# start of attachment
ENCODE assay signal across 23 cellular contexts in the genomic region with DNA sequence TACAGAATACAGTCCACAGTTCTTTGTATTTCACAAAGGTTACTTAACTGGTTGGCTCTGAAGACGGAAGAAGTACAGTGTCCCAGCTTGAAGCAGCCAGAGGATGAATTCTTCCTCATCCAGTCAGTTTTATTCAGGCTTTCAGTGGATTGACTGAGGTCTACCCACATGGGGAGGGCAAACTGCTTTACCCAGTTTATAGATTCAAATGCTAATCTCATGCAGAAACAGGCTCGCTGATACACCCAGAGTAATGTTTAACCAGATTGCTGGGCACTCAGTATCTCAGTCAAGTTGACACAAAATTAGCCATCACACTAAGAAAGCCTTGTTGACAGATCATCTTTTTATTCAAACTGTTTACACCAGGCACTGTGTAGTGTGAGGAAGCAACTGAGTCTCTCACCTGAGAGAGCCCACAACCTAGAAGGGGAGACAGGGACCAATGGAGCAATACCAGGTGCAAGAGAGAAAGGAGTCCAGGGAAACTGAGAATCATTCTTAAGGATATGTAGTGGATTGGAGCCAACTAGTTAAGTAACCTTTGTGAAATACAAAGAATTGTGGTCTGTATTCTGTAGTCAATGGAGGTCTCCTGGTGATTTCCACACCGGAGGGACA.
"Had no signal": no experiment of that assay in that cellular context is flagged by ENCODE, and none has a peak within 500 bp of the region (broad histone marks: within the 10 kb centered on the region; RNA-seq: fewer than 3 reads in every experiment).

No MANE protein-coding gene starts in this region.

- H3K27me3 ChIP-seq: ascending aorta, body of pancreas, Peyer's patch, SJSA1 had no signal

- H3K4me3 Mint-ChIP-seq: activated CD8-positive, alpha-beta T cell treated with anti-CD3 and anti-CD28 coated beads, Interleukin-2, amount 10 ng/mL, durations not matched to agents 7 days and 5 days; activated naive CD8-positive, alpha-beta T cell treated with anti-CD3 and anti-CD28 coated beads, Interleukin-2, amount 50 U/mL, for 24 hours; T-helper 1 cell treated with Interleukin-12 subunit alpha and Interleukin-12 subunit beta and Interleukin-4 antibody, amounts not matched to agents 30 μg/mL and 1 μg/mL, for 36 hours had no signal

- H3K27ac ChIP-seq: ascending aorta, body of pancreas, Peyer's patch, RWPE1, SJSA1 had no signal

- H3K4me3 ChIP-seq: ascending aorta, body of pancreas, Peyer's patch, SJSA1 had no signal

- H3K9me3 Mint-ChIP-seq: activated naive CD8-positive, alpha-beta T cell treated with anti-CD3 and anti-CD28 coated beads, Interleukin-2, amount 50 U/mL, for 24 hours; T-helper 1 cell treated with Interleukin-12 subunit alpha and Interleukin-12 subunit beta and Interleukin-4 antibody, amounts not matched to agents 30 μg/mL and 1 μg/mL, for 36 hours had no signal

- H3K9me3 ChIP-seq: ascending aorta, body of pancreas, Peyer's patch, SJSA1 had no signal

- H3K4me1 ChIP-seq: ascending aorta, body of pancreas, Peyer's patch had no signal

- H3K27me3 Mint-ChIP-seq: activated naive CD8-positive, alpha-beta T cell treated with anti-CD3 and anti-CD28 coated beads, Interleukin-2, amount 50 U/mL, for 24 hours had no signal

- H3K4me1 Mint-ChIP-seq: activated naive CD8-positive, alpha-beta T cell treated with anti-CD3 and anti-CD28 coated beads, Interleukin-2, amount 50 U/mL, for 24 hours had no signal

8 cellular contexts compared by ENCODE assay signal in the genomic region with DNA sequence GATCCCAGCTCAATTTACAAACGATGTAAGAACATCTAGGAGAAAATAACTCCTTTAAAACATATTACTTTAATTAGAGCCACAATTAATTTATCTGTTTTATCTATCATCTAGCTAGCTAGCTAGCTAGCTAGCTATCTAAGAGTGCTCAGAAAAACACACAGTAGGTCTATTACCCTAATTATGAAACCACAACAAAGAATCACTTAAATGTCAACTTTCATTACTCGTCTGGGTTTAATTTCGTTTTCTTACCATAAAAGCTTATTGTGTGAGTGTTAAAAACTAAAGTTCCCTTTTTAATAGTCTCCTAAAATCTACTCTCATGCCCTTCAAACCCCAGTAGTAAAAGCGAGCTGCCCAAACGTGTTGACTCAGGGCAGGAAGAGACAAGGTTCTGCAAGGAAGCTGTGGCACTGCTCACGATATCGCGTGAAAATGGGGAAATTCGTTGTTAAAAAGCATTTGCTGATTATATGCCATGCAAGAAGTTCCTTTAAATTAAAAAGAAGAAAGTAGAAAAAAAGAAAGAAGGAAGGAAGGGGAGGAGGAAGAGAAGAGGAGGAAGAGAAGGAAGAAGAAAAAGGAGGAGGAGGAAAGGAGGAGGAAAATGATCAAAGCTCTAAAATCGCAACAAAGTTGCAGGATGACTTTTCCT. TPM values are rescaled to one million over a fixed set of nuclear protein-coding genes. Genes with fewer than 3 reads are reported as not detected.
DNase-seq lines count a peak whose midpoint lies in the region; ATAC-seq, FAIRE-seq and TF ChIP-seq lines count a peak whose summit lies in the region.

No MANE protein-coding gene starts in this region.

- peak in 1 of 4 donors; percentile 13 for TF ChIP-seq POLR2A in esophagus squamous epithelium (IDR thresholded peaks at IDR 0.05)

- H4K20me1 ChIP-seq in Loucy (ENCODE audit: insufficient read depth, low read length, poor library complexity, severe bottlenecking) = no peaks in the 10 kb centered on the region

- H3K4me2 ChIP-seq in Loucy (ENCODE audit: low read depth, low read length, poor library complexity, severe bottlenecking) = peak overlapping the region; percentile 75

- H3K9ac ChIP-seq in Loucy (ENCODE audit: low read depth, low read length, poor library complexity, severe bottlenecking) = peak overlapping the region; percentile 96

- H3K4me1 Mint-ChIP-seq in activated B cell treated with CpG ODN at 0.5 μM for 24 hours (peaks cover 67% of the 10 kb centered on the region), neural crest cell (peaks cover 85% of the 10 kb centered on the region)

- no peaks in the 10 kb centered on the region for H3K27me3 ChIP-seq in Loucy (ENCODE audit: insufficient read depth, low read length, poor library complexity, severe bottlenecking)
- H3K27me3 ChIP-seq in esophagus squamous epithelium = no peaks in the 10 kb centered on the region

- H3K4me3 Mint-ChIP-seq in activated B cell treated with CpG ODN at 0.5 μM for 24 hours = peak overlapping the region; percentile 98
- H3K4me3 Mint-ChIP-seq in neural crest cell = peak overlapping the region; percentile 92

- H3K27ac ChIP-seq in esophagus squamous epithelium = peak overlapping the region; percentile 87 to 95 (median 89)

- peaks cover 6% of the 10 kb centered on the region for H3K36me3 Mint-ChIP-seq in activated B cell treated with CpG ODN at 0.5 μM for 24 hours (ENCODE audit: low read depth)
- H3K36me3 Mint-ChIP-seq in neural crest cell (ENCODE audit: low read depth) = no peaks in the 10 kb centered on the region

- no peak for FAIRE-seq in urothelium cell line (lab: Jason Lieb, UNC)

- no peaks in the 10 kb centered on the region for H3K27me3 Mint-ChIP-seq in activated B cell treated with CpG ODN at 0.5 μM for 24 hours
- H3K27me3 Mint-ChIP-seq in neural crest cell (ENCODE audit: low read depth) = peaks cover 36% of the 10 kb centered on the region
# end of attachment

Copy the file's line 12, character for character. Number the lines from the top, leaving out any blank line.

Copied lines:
- H3K4me1 Mint-ChIP-seq: activated naive CD8-positive, alpha-beta T cell treated with anti-CD3 and anti-CD28 coated beads, Interleukin-2, amount 50 U/mL, for 24 hours had no signal